They used to say that ‘the camera never lies’. But fake videos have been a huge source of misinformation during the pandemic. Some hoaxers cut genuine news reports with their own footage, whilst others simply change the voice-over, so that the footage of a genuinely poorly patient becomes a ‘victim’ of the vaccine. One widely-shared video which is hard to explain involves magnets: the idea is that a microchip has somehow been injected inside a mystery liquid, via a syringe.
Needless to say, it defies the laws of physics and is totally fake. But the impact of such videos on vaccine hesitancy is real…
As Kenya begins to administer the second dose of COVID-19 in June 2021, videos of people claiming to have side effects of the virus have resurfaced, creating vaccine hesitancy among locals.
Despite these videos being available and mostly shared on WhatsApp, it has become difficult to confirm if they really are from trusted sources.
Jane Wanjiru*, was sitting at her office desk in Mombasa County when she received a notification on her phone. Upon opening it, she quickly called her colleague, who was seated right next to her to show her the video.
“Here is what happens when you get vaccinated,” she says to her colleague as they watch a video.
It is a video of a man who states he is a physician and scientist and claims that the vaccine is meant to create clots in someone’s body.
They start discussing what the ‘physician’ is saying before she forwards the message to the colleague who might probably spread the information in the video to her friends and relatives.
This is how misinformation, the acquisition of false or unverified information spreads among Kenyans.
Over the next few hours, Jane spreads the same information to any other person she knows that is on her contact list.
Vaccine hesitancy is threatening the uptake of COVID-19 vaccine among Kenyans, with many fearing that they may have side effects after receiving the jab.
This has been propelled by misinformation, through sharing of videos on social media purported to be either of experts or victims of the said effects, the most common one being blood clotting.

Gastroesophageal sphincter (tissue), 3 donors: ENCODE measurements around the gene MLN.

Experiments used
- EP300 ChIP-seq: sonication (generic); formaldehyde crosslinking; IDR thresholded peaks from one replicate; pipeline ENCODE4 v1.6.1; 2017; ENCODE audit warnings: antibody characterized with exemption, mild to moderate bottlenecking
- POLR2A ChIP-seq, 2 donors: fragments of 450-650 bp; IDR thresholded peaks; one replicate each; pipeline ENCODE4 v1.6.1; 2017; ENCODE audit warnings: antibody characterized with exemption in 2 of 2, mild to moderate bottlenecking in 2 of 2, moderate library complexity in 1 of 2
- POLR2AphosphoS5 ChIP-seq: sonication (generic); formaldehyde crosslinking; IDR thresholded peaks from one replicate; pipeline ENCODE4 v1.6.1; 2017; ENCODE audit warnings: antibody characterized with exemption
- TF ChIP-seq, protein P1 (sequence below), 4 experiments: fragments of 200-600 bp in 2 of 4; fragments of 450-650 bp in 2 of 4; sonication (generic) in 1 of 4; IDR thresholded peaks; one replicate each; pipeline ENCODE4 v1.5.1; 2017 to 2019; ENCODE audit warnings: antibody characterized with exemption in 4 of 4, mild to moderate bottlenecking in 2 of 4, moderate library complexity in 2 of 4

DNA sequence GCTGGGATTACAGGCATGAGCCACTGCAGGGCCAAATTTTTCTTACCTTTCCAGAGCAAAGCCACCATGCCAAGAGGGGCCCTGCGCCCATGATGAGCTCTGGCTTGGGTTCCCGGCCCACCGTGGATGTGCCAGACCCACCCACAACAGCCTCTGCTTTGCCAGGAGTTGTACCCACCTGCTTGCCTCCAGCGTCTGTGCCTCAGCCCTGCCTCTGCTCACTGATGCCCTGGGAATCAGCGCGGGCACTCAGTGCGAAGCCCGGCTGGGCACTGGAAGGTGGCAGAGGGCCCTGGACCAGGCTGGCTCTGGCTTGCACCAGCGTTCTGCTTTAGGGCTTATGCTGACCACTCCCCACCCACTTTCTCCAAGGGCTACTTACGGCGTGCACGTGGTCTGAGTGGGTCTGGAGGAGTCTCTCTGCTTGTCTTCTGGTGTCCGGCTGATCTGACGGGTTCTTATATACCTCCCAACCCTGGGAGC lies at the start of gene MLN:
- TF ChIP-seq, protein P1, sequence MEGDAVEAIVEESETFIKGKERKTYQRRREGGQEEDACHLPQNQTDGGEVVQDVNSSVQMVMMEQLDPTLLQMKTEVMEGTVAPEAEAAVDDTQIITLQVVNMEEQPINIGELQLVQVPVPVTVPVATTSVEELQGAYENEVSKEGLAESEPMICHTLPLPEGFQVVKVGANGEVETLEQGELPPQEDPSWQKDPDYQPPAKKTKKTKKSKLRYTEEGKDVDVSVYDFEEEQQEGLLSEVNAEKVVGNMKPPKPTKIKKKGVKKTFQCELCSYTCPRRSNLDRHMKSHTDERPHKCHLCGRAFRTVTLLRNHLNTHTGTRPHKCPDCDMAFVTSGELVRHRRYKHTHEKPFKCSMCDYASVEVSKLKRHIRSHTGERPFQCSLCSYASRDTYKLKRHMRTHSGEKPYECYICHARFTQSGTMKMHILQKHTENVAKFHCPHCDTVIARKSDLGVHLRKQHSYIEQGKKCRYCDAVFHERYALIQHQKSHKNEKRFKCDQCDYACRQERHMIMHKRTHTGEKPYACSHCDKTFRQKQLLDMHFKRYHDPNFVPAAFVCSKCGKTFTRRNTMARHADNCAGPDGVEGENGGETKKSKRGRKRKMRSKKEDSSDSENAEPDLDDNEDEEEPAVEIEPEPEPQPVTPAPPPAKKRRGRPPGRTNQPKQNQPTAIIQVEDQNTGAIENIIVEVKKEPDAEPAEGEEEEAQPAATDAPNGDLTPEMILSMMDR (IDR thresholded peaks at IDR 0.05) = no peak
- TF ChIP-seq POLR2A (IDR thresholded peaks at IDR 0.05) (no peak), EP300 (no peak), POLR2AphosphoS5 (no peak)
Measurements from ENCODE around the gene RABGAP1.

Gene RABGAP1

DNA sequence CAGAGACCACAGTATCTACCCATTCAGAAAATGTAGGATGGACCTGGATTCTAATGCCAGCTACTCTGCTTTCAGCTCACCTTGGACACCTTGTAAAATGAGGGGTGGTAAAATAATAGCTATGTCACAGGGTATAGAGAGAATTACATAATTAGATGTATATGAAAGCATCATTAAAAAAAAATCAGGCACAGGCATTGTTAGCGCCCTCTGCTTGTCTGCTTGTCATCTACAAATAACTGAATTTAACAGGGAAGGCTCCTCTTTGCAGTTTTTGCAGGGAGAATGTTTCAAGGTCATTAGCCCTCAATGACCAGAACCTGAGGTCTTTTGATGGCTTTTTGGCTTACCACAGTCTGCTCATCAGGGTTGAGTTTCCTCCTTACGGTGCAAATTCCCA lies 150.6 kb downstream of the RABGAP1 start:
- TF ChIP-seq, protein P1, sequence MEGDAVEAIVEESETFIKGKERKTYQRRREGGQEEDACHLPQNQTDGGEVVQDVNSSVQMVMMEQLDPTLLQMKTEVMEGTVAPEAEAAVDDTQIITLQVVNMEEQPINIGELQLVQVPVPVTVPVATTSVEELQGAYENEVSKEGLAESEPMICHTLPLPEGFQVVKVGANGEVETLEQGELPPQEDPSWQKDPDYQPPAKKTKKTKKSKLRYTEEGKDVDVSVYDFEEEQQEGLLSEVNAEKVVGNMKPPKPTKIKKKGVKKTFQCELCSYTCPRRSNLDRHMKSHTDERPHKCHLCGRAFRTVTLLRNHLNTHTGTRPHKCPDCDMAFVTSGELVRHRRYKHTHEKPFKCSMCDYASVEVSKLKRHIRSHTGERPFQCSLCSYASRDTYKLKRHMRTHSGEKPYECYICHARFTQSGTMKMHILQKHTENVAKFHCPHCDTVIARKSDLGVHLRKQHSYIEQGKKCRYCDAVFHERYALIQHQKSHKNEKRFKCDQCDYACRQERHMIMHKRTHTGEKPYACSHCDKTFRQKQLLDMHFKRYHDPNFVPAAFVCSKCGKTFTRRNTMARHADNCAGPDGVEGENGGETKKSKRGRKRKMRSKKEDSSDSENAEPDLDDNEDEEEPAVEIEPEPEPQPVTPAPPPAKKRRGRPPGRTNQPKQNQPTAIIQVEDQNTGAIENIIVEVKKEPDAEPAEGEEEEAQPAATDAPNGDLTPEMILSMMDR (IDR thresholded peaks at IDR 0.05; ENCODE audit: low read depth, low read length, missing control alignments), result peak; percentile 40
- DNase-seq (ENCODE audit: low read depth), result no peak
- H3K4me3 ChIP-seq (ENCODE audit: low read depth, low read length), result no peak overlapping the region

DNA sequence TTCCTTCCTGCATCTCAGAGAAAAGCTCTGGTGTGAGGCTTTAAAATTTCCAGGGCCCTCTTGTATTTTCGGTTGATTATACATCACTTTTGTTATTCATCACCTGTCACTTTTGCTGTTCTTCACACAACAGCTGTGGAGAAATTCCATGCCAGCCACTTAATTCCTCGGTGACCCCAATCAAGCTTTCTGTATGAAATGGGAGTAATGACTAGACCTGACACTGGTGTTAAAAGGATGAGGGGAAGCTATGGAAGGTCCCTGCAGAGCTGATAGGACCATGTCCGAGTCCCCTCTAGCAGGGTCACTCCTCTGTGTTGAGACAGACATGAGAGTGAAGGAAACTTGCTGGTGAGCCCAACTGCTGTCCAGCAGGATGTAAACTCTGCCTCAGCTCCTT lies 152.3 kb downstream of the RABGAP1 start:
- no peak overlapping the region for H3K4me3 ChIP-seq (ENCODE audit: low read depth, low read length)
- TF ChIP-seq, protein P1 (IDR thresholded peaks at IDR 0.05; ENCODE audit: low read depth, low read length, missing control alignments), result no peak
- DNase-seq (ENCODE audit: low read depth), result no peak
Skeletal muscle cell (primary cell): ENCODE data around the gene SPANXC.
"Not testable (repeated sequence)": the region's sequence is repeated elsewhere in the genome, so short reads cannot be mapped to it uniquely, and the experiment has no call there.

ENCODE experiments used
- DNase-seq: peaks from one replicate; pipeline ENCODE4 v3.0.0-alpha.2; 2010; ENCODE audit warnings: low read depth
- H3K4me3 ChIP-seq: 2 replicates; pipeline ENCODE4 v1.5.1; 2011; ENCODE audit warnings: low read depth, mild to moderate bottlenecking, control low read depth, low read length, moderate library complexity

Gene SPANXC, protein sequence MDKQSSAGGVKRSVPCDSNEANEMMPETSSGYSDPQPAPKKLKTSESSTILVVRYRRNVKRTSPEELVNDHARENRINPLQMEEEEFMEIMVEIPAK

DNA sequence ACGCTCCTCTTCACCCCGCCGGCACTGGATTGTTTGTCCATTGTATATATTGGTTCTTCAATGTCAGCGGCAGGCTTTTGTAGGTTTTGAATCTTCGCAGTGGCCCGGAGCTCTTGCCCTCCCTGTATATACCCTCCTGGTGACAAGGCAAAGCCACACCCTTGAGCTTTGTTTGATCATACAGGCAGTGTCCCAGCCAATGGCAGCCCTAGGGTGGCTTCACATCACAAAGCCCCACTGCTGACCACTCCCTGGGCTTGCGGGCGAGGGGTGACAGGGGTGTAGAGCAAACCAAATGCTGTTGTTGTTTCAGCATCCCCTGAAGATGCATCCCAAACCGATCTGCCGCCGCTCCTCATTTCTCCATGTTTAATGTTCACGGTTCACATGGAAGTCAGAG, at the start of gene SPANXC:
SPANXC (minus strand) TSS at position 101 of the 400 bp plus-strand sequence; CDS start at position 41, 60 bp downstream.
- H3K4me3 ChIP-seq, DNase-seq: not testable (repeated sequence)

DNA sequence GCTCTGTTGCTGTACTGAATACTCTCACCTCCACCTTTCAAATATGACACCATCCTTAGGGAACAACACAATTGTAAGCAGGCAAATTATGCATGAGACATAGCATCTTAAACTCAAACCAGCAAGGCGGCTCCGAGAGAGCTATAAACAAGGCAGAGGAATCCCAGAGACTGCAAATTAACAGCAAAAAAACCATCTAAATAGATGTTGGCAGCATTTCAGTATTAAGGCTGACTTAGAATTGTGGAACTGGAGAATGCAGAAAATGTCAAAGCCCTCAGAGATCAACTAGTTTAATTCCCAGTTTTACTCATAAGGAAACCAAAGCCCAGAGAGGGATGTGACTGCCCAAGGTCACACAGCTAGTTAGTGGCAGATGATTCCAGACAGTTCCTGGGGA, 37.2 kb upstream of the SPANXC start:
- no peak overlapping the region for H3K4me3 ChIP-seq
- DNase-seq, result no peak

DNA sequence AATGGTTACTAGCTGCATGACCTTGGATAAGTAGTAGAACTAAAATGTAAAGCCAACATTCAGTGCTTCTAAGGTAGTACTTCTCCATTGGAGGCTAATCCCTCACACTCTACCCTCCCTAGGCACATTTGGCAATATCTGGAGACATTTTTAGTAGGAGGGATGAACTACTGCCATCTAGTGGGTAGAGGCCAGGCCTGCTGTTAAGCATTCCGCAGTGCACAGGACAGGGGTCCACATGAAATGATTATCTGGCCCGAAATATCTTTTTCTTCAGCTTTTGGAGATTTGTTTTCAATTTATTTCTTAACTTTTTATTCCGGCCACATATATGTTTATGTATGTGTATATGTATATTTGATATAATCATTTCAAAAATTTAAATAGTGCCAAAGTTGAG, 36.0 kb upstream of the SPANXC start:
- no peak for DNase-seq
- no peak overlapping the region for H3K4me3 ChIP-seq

This has resulted in innocent Kenyans falling victim to such misinforming videos, hence avoiding the vaccine, a major step in fighting the current global Coronavirus pandemic.
However, first-hand experiences of some Kenyans who have received the AstraZeneca vaccine proves otherwise.
A deep check by the Nation using fact-checking online tools showed that despite the number of misinforming videos believed to have reduced, such videos are still in circulation.
For instance, in a video that has started circulating in WhatsApp groups, a man, Dr Sucharit Bhakdi in a two minute clip, is advising people and children not to take the vaccine as it would lead to blood clotting in their bodies.
An investigation, though searching his name on Twitter Advanced Search, an online intelligent tool that helps track flow of information, revealed that the said Dr Bhakdi’s video first surfaced in May 28. From his speech, he discourages anyone from taking the vaccine, including children.
The Covid-19 pandemic in Kenya has shown how easy it is for misinformation to be spread.
For Jane, this has stuck in her mind as she has not been vaccinated despite campaigns that have been ongoing, especially those targeting frontline workers to be vaccinated.
“I cannot take the vaccine. If such things are said about the risks of taking the jab then that is so scary.I cannot tell what effect it will have on me,” she said.
Many Kenyans, just like her, have since avoided being vaccinated, in the exercise that has been made voluntary. Kenya is largely administering the AstraZeneca vaccine, produced in India.
So what are the true side effects of COVID-19 vaccines?
Nation caught up with Edith Makungu, a 58 year old high school teacher in the Western Part of Kenya. She has received the first jab of AstraZeneca, awaiting the second and final.
“I got vaccinated. I was scared at first from what I had seen on the internet about vaccine trials and blood clotting,” she said.
She said a number of her fears were she would die following a blood clot. However, she still went for the jab as other teachers, who have been listed among highly exposed people who should be vaccinated to prevent the spread of COVID-19 among school children.
For Ms Makungu, she felt headaches, body weakness and nausea for about three days before she felt ‘normal’ again.
“I did not feel anything at first, I was alright until hours later when I suddenly felt tired, my arm was getting heavy and my body just needed a rest,” she said, explaining that she had the feeling for about two days. She later felt better.
This comes even as experts have said there is really less chances of someone developing a blood clot after the vaccine exercise, blaming misinformation for vaccine hesitancy.
“Misinformation that we have in the social media saying that the vaccines have not been tested in animals hence we are not sure about them have largely contributed to vaccine hesitancy, but there is no fact about that,” said Prof Walter Jakob, a professor of Medical Biology and Tropical Medicine.
According to him, there are more than 200 vaccines that have been tested in animals that could not progress to human safety because of safety concerns.
He blamed vaccine hesitancy on anti-vaccine campaigners from foreign countries, saying that there is a danger in forwarding misinforming videos and photos against the vaccine to people in developing countries like Kenya.
The government however has continued with its campaigns to encourage people, especially the elderly to take the jab that will reduce them being at risk of contracting COVID-19.
This is an edited version of a story by Cece Siago which originally appeared here.